Blackberry Bushes will pick and pull their strings at Park Silly |

Blackberry Bushes will pick and pull their strings at Park Silly

The bluegrass bug didn’t bite Blackberry Bushes singer/guitarist Jes Raymond until she was in college.

"My parents were big bluegrass fans and would go to bluegrass festivals all summer long, and still do," Raymond said during a phone interview with The Park Record from her home in Port Townsend, Wash. "At the time, I was not interested in bluegrass. I was more into finding kids to play with. When I got older and attended music school at Chapel Hill University in North Carolina, I met a lot of kids my own age who were string players and there were all these bands. There was a scene where people were just playing this roots and bluegrass music.

"It made sense to me in my own generational context once I went down into that part of the country for a while," she said with a laugh.

So, Raymond, who was enrolled in the classical-music program, dropped those classes to focus on becoming a roots-music singer, songwriter and guitar player.

"I had some pretty romantic ideas," she said. "I was going to busk and moved out to New Mexico to have some adventures. I played in cafes and places like that. I wasn’t very good at the time, but I loved doing it."

These days the Blackberry Bushes Raymond, banjoist Kendl Winter, upright bassist Joe Cappocia and fiddler Jakob Breitbach play music festivals and gigs all over the country.

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The band will perform in Park City during the Park Silly Sunday Market on July 17 at Miner’s Park at 3:30 p.m.

In the early 2000s, Raymond found herself at a crossroads.

"At that time, I had been involved in the climbing community in New Mexico and music, while still important to me, wasn’t my top priority," Raymond said. "Then I moved to Washington and felt that people out here are doing a little more in creating a lifestyle of making music."

Raymond enrolled at Evergreen State College in Olympia, where she met Winter and the others.

"Kendl influenced me in the independent, do-it-yourself music movement," she said. "That’s when we started playing together."

After solidifying the line-up in 2004, the band made a name playing throughout Washington.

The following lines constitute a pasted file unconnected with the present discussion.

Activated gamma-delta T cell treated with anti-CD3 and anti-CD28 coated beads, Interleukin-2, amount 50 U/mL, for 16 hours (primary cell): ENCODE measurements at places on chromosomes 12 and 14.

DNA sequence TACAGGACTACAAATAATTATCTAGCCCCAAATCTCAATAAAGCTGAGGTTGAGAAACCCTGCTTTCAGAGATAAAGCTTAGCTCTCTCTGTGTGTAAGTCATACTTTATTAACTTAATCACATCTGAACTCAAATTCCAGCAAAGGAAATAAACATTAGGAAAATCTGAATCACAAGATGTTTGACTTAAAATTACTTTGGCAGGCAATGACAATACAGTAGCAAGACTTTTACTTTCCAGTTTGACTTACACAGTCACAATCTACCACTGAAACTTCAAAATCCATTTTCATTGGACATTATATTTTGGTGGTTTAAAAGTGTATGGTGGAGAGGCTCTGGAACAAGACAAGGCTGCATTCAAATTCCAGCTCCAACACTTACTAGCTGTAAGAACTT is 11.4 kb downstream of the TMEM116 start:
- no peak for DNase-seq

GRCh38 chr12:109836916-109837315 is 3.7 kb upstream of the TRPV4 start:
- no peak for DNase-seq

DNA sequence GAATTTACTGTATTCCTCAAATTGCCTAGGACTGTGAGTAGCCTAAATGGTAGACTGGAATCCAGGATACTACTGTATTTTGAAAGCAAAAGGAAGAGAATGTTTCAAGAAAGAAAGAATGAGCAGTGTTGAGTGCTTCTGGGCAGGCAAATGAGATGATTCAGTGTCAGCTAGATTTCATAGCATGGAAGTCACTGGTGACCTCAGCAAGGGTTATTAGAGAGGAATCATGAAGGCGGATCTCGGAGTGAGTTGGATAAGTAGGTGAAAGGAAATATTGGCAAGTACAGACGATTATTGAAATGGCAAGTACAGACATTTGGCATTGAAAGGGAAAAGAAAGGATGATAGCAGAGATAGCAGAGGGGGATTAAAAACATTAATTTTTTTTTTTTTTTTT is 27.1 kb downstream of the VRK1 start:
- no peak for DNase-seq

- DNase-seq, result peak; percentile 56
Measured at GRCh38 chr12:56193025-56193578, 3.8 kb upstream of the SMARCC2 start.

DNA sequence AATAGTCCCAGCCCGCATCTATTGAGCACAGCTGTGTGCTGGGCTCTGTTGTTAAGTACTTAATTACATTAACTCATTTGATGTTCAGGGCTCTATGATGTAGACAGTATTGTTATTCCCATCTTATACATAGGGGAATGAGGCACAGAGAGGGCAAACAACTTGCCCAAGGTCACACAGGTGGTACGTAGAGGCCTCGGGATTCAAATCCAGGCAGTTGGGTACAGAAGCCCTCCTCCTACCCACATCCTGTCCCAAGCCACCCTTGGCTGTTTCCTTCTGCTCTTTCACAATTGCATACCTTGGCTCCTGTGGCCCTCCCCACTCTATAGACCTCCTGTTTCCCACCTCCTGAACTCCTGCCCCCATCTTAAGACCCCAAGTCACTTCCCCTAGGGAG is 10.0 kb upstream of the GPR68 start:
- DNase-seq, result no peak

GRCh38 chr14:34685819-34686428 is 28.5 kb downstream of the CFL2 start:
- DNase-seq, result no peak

Five years later, it found itself winning second place at the 2009 Telluride Bluegrass Band Competition.

"It made sense to us to make music our full-time job, then," Raymond said.

Of course, making that large of a leap of faith did come with challenges.

"The challenges were different for all of us, because we came from different places, but for me, the main concern was that I felt like I still needed musical development," she said. "On the other hand, it was hard to become a better musician unless you put both feet into it.

"So it was a catch 22, because I would put my best energy of the day into another job, and then come home to work on the craft I was trying to grow, only to find how tired I was," she said. "So there was a period of uncertainty for me, which I think a lot of musicians struggle with from time to time."

Even after two years of playing music professionally, the band still experiences some anxieties.

"We have to live pretty simply," Raymond said with a laugh. "There are a lot of things you decide to not have or pretend you don’t need so you can do this."

However, the sacrifices are starting to get some returns. Over Memorial Day weekend, the band played the Strawberry Music Festival in Yosemite, Calif.

"That was really beautiful, because it was fun to be in front of an audience of music lovers that was already committed to have a high, wonderful time," Raymond said.

Just getting that gig was a miracle.

"We had sat through a really, really long open-mic session while in Berkeley one night and one of the people that saw us liked what he heard," Raymond said. "He brought a friend to our next show, and that friend booked us for the festival.

"It’s those little coincidences that are really great, and help us know we made the right decision," she said.

Another affirming factor is the fans.

"We’re starting to see their support and hear them ask for the music, which helps us and makes this whole thing a lot more easier to do," Raymond said. "There are so many places that welcome us to play in their homes and celebrations that I feel lucky to be a part of. I do feel since we’ve made the transition from semi-professional musicians to a full time band, we’ve all grown by leaps, That’s exciting, because we want to be a band we can all grow in and we’d like to get to a point where it’s more sustainable."

The Blackberry Bushes will play Miner’s Park on Sunday, July 17, during the Park Silly Sunday Market at 3:30 p.m. Admission is free.